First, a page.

Review by Karl Verhoven
For all the trappings and distractions, Deadpool is primarily a superhero title at heart, so how does it differ from most superhero titles? Look no further than the opening page here. Superhero titles build on tension. Can the superhero defeat the villain? Secret Invasion provided a cliffhanger ending, with Deadpool, somewhat conveniently, dropped into the sea in the vicinity of aquatic super-villain Tiger Shark. Dark Reign opens at a press conference with Deadpool explaining how he beat Tiger Shark: “Like most of you I was under the impression that Tiger Shark was a thoroughly badassed individual, but as it turns out, he’s actually quite the little pansy.”
As it actually turns out, this is another of Deadpool’s hallucinations, signified by the eccentric make-up of the assorted press representatives, brilliantly depicted by artist Paco Medina to include Tinkerbell, a gorilla in a trenchcoat, Mr Spock, a member of ZZ Top and a dyed-pink poodle. The giveaway is that the attractive woman asks for Deadpool’s number.
The two-part fracas with Tiger Shark is hilarious, and returns inept Hydra agent Bob to Deadpool’s company. There’s then rather an awkward break as the final part of that two-chapter tale segues into a crossover with Thunderbolts, which is found in Deadpool/Thunderbolts: Dark Reign, so you’ll have to buy that to get the whole story. It’s not brilliant, actually, and the quality level of this collection is raised by its absence. Once that’s done with, Deadpool has earned the enmity of Norman Osborn, then heading the US security services, and he sends Bullseye to deal with him. This is complicated by Bullseye then masquerading as Hawkeye.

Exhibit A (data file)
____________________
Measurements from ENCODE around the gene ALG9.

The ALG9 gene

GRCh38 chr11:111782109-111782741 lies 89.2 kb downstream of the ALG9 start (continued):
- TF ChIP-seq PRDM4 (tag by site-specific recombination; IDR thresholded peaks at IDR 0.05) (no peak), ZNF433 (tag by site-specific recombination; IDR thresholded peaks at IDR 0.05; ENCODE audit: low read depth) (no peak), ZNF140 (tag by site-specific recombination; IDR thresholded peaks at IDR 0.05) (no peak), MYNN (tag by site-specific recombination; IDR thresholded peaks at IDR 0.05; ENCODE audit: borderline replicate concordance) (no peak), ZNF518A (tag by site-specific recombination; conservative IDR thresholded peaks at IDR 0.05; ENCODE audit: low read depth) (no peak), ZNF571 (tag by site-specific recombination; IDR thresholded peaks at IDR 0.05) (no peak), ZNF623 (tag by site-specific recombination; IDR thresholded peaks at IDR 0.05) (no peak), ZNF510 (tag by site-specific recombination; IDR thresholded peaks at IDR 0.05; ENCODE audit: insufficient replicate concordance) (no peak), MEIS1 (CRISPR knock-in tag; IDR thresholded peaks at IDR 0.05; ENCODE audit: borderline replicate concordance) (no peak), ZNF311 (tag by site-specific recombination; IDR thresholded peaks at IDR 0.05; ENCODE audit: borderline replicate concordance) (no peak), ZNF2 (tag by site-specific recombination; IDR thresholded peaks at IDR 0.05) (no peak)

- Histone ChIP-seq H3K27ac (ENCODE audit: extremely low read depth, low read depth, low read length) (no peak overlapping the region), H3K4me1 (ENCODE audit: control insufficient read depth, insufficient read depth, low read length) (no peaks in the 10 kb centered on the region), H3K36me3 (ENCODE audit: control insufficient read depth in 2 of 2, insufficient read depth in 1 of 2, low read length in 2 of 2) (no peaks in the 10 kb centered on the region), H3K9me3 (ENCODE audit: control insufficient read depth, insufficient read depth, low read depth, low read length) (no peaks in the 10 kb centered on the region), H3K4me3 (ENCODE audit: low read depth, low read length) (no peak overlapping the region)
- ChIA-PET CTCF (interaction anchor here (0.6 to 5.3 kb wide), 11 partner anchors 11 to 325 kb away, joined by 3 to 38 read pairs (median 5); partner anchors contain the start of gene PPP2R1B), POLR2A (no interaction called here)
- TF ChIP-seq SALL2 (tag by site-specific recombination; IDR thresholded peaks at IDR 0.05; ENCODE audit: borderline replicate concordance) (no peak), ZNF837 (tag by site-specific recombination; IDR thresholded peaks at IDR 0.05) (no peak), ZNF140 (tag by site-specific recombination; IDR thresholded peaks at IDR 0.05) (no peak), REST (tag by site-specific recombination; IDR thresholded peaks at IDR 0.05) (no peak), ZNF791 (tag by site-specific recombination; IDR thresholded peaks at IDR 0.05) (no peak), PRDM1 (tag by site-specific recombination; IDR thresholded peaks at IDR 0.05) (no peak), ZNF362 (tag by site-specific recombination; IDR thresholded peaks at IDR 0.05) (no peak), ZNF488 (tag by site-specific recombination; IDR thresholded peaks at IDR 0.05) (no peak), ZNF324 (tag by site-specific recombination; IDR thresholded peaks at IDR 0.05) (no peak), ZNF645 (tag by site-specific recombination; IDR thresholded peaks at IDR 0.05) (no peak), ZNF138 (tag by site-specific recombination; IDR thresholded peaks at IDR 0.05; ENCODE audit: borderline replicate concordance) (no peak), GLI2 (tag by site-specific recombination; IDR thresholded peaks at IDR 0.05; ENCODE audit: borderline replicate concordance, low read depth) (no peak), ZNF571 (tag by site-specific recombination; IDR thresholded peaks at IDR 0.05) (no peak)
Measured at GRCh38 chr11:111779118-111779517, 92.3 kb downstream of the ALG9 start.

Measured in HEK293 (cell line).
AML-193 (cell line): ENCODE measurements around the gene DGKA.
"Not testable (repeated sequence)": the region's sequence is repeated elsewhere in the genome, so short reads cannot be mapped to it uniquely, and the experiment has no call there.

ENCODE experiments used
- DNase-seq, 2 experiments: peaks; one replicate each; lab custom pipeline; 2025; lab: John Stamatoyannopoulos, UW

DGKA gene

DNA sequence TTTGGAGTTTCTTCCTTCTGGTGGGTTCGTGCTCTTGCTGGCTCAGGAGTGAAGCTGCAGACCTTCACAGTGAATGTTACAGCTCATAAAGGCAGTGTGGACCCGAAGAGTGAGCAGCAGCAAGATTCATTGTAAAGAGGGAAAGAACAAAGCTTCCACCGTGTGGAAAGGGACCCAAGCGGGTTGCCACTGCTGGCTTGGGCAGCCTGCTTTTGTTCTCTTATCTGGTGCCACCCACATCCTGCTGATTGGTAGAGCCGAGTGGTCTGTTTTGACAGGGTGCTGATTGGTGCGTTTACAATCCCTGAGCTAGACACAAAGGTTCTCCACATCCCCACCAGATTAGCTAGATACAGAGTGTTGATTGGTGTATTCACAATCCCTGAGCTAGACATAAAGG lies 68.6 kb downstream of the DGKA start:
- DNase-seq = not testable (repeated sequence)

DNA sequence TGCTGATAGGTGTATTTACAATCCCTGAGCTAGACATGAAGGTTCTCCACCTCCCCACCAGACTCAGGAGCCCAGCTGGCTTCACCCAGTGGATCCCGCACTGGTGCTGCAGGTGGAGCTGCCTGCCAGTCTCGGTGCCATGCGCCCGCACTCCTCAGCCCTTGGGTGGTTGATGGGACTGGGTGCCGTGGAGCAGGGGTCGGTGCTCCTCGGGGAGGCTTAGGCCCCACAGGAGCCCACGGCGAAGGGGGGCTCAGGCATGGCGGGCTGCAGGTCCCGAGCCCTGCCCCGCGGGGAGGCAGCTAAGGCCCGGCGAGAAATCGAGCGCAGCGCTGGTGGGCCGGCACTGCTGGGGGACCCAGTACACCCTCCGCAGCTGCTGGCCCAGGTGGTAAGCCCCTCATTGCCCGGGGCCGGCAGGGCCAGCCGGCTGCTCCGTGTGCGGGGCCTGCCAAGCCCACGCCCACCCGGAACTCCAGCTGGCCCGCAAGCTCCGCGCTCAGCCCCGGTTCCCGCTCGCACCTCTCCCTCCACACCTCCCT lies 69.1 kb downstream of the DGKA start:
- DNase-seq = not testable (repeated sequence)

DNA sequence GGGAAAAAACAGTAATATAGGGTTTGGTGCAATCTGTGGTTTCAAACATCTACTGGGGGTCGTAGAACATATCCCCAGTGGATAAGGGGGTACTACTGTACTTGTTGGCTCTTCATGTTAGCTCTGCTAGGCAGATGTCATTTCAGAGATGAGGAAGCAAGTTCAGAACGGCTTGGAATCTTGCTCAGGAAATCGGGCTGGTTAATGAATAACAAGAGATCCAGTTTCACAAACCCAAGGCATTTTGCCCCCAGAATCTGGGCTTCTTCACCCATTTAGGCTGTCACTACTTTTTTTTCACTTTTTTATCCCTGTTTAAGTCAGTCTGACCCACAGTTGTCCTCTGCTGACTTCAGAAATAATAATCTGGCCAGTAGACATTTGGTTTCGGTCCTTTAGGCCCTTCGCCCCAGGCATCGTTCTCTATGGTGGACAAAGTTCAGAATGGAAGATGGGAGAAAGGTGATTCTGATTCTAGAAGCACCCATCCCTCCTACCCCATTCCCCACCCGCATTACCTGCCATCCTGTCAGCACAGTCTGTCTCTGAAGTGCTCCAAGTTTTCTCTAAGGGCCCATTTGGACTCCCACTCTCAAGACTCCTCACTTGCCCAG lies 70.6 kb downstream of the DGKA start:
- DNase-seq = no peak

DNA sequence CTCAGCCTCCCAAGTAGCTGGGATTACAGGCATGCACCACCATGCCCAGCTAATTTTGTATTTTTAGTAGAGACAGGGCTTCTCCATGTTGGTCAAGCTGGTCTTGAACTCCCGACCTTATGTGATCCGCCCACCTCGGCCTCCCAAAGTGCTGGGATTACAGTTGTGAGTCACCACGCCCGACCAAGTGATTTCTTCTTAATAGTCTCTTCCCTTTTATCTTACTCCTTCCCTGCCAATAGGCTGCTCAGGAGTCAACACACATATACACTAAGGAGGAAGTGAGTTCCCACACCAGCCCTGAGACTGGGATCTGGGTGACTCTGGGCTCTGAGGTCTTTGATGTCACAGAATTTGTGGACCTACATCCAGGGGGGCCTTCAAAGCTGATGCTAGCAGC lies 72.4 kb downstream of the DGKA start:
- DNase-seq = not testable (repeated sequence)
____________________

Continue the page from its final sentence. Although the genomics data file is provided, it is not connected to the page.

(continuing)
In brief, writer Daniel Way continues the lunacy he established in the first collection with a beguiling mix of funny dialogue, funnier situations and unpredictable plots. Much of the Bullseye and Deadpool battle takes place in a butcher’s warehouse, and apart from making inventive use of the tools found there, Way delivers an unbelievable new costume for Deadpool, one that’s been a dream of his since childhood.
Artist Paco Medina is excellent at illustrating Deadpool’s more realistic version of old-style Warner Brothers cartoon violence, and knows where to draw the line. The injuries the rapid-healing Deadpool can endure are shocking, but Medina is actually relatively restrained in his depiction. Even with the distasteful ending.
Yes, even in a series that thrives on outrage and iconoclasm and likely to offend more conservative readers anyway, the ending crosses a boundary. It’s not big, it’s not clever and it’s not funny.
It’s not even permanent, as it’s business as usual in X Marks the Spot, which is next. Dark Reign‘s content along with that Thunderbolts crossover and the previous Secret Invasion is collected as volume one of Deadpool by Daniel Way: The Complete Collection.